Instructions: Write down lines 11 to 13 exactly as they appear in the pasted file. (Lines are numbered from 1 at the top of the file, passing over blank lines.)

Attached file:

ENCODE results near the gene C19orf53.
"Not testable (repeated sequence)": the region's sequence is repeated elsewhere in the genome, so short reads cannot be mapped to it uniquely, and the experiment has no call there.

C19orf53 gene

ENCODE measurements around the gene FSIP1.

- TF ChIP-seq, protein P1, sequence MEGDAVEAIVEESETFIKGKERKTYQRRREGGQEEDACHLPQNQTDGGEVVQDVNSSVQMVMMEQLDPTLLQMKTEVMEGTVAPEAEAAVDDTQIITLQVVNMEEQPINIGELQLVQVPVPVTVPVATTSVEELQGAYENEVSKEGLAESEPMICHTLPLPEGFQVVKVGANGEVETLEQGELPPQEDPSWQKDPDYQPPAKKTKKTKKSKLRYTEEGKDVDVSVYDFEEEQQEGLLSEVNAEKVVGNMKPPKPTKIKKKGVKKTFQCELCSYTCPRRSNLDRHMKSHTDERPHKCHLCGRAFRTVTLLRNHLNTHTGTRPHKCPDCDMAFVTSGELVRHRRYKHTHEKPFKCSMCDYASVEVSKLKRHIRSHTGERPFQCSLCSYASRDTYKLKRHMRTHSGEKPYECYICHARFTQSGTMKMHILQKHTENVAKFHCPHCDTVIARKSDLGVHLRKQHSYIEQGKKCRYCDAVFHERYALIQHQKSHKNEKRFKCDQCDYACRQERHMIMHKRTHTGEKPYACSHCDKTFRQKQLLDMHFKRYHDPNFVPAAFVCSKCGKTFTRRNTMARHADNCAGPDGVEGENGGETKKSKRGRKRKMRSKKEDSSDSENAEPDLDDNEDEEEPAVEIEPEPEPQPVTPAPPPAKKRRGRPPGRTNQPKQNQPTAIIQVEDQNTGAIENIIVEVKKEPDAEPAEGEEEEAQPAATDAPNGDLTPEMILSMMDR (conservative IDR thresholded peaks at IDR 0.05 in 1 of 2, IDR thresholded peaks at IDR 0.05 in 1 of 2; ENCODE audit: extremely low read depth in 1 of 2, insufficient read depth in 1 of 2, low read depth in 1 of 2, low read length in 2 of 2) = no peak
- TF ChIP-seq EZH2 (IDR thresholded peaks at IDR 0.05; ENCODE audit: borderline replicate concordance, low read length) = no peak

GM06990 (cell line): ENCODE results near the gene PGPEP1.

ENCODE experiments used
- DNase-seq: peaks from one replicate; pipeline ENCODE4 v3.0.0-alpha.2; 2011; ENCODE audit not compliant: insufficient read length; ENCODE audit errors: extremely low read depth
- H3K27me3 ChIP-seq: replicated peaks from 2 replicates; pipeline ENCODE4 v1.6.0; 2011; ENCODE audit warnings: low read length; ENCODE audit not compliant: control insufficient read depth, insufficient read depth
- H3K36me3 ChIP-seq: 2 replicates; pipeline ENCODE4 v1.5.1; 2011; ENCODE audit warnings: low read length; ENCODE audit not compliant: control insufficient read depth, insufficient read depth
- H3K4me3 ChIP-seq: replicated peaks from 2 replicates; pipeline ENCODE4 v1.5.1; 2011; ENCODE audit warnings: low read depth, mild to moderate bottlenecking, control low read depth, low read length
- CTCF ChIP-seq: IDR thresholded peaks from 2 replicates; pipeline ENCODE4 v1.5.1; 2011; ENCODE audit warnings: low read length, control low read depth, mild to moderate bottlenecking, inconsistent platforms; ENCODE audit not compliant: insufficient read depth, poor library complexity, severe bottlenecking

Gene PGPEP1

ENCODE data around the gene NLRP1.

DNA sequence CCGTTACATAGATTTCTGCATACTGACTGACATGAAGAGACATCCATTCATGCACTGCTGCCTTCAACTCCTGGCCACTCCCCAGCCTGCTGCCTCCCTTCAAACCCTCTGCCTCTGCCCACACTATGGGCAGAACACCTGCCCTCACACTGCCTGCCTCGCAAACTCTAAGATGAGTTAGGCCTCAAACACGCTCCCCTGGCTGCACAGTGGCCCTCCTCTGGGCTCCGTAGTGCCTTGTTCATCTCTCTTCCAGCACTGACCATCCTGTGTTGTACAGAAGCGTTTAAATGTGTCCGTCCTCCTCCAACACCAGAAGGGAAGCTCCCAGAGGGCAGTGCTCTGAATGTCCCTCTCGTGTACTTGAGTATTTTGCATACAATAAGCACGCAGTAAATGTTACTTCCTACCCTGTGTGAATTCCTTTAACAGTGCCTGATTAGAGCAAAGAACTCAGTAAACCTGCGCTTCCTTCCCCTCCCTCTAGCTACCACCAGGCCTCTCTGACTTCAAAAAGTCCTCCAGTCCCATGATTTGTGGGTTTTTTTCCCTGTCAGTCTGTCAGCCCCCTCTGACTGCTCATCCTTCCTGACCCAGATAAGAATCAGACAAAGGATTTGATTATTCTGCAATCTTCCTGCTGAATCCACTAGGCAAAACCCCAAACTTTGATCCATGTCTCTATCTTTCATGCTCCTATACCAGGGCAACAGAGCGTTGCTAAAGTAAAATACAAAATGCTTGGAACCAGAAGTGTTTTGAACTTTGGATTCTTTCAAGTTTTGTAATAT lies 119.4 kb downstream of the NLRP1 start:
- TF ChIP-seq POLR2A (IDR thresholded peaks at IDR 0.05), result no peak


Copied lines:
- H3K36me3 ChIP-seq: 2 replicates; pipeline ENCODE4 v1.5.1; 2011; ENCODE audit warnings: low read length; ENCODE audit not compliant: control insufficient read depth, insufficient read depth
- H3K4me3 ChIP-seq: replicated peaks from 2 replicates; pipeline ENCODE4 v1.5.1; 2011; ENCODE audit warnings: low read depth, mild to moderate bottlenecking, control low read depth, low read length
- CTCF ChIP-seq: IDR thresholded peaks from 2 replicates; pipeline ENCODE4 v1.5.1; 2011; ENCODE audit warnings: low read length, control low read depth, mild to moderate bottlenecking, inconsistent platforms; ENCODE audit not compliant: insufficient read depth, poor library complexity, severe bottlenecking